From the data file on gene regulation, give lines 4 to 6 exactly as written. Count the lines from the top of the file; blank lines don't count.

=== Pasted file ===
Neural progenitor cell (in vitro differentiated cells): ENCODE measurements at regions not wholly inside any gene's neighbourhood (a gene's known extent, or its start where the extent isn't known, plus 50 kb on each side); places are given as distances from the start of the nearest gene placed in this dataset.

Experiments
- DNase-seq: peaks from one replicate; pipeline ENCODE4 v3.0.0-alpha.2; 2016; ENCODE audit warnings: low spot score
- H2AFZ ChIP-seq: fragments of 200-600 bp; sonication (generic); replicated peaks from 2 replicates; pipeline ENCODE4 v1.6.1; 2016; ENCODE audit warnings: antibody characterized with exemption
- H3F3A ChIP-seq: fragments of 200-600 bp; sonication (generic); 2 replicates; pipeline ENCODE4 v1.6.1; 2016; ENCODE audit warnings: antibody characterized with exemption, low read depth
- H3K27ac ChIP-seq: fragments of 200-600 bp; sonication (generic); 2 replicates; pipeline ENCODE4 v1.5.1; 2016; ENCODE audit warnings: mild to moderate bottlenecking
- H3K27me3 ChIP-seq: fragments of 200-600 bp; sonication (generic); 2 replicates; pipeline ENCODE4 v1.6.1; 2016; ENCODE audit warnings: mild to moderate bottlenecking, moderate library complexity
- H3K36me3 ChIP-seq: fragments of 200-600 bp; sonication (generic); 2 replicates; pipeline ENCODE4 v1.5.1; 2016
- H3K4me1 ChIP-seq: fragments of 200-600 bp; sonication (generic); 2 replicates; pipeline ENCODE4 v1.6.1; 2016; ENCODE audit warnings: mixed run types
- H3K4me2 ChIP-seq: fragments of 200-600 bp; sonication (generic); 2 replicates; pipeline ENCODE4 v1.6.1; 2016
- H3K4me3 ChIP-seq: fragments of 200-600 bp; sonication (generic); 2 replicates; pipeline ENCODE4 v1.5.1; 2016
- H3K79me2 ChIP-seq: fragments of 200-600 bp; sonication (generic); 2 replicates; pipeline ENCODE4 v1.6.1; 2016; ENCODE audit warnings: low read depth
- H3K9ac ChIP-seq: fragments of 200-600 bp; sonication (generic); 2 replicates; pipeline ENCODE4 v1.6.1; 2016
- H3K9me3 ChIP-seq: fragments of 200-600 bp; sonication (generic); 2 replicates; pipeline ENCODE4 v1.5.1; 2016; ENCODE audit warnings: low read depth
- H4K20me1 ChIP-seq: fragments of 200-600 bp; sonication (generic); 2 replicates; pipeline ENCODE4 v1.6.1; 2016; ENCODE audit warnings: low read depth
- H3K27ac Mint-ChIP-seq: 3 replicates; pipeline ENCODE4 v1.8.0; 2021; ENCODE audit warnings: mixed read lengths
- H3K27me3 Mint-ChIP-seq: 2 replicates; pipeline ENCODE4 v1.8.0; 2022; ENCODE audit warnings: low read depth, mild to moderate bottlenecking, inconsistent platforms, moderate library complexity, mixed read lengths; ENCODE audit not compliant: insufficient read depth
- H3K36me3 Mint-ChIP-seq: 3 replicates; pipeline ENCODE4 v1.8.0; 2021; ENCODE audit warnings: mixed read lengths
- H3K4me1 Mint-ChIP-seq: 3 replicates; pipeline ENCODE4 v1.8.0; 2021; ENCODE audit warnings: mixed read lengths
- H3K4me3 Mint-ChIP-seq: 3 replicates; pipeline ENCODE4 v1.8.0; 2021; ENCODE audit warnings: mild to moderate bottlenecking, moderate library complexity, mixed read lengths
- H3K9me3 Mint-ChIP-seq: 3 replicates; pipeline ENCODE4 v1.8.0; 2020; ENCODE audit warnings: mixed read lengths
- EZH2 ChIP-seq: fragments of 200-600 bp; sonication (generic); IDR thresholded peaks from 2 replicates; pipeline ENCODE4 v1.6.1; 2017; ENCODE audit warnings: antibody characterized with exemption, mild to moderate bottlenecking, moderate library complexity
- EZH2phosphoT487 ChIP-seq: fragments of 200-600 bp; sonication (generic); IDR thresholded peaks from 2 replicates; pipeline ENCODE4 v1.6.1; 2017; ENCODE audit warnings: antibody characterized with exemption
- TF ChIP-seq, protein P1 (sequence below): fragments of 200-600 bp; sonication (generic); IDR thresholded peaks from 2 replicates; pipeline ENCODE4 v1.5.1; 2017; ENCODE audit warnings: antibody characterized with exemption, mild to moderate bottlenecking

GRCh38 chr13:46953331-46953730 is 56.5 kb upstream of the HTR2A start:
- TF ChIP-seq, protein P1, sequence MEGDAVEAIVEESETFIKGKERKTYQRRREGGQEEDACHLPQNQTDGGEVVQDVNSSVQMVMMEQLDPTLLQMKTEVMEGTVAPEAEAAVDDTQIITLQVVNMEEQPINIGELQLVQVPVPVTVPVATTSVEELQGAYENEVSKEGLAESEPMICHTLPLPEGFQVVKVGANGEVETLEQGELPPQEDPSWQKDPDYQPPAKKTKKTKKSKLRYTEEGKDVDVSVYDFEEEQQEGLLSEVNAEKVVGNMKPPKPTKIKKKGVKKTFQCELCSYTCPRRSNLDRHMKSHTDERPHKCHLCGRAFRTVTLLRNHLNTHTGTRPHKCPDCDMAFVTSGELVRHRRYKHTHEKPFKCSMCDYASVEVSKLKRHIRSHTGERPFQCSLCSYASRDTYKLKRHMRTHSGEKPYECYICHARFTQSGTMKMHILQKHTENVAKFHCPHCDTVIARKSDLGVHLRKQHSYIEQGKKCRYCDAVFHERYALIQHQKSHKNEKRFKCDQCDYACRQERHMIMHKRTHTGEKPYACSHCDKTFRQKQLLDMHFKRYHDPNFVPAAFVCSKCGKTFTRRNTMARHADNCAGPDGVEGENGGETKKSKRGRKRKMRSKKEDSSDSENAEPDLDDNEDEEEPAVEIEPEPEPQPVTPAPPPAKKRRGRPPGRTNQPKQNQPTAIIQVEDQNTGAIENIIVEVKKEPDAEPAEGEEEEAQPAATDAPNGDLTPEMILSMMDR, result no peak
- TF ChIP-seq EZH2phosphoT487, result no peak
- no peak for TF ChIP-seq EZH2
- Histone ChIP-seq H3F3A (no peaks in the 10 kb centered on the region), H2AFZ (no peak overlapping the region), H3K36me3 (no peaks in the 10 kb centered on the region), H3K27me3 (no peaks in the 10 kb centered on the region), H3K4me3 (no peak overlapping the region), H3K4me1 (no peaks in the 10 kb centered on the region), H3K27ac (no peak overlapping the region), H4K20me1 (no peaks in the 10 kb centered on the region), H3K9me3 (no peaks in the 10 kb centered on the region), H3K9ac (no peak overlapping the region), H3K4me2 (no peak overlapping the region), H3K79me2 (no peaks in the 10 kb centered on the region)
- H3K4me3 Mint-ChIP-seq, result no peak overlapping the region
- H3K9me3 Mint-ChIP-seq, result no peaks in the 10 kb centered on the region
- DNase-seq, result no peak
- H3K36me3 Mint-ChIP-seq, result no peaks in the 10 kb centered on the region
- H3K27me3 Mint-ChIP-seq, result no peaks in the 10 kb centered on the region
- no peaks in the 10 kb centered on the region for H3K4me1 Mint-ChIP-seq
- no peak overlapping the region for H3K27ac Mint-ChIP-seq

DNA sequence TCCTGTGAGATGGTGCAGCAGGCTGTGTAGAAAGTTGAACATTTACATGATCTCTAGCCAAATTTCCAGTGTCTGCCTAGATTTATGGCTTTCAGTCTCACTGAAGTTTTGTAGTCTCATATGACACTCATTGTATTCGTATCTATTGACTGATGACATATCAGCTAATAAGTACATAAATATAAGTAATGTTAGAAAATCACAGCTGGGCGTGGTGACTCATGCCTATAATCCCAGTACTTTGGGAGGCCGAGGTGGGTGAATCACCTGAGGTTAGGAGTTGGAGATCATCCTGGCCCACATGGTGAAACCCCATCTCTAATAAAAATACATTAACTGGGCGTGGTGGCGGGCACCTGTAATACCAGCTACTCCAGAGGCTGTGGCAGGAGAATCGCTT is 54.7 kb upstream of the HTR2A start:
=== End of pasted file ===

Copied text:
- H2AFZ ChIP-seq: fragments of 200-600 bp; sonication (generic); replicated peaks from 2 replicates; pipeline ENCODE4 v1.6.1; 2016; ENCODE audit warnings: antibody characterized with exemption
- H3F3A ChIP-seq: fragments of 200-600 bp; sonication (generic); 2 replicates; pipeline ENCODE4 v1.6.1; 2016; ENCODE audit warnings: antibody characterized with exemption, low read depth
- H3K27ac ChIP-seq: fragments of 200-600 bp; sonication (generic); 2 replicates; pipeline ENCODE4 v1.5.1; 2016; ENCODE audit warnings: mild to moderate bottlenecking